What are custom annotation views?

On the NetAffx navigation menu, the annotation views menu selection allows users to create custom table views for an array type, selecting from more than 80 different data columns to be included in the custom view.

Any custom view can be selected for any query from the same technology (e.g., 3' IVT, exon/gene or mapping arrays) using the pull-down menu above the results table on the Query Results page.

Why are there so few annotations for my array of interest?

The NetAffx database covers transcript sequence data from GenBank, RefSeq, Ensembl and organism-specific databases such as WormBase or FlyBase, and does not track EST-based sequence data. Expression arrays are designed using EST sequence evidence in addition to transcript sequences. The NetAffx Analysis Center will report EST-based evidence known at the time of array design. The NetAffx annotation coverage for an array is only as thorough as the respective public sequence repositories. If public sequence information is lacking for a given organism, so is the Netaffx annotation.

What information is on the NetAffx details page?

The details page for each given probe set is a compilation of all nucleotide, genomic, proteomic and functional data that has been collected from all transcripts believed to be interrogated by the probe set on the basis of the NetAffx transcript assignment pipeline.

For definitions of the content on the details pages, glossaries are available for every term employed in the different application areas: 3' IVT Expression, whole-transcript exon/gene and mapping.

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What data do NetAffx annotation updates include?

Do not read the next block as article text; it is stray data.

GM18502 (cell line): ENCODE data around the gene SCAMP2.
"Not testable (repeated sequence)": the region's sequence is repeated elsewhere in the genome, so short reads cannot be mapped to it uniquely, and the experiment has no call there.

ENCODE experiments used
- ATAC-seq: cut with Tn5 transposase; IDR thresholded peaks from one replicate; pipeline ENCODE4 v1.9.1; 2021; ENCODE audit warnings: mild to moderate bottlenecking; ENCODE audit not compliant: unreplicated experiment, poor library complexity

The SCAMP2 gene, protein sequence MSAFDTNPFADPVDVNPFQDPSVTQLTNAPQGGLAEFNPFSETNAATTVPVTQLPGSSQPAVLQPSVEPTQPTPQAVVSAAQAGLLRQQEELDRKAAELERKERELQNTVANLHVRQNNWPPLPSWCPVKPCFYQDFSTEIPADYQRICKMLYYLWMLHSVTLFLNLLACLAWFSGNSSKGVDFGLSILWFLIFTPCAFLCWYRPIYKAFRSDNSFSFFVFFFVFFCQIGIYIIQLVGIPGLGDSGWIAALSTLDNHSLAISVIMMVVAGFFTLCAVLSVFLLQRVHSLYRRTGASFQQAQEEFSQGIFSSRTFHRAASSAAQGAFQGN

Annotation updates incorporate current releases from GenBank, RefSeq, Ensembl, UniGene, Entrez Gene, UniProt and UCSC, as well as sequences from other organism-specific databases. The sources for each annotation update since release 20 are documented and available on the NetAffx Support Materials Page.

WT Expression Annotations

What does it mean that some transcript clusters are said to be on chrU?

"chrU" is a location designation for probe sets which are not locatable to the current genome build.

What does it mean that some transcript cluster chromosomal locations do not match those of a transcript they detect?

The chromosomal locations given for a probe set or a transcript cluster are based upon a chromosomal region from which the probes are extracted. Any transcript that would hybridize to the probes will show up in the transcript and gene annotations. Because of highly homologous sequences in ortholog gene sets, a transcript cluster may detect a transcript originating from a chromosomal sequence far away from the given location of the transcript cluster.

3'IVT Expression Annotations

Why can't I download all the annotations that I want through the NetAffx export?

From a query, you can export the results of a query of as many as 10,000 probe sets to your desktop. To facilitate GeneChip array data analysis, the NetAffx site also provides all annotation data in bulk files.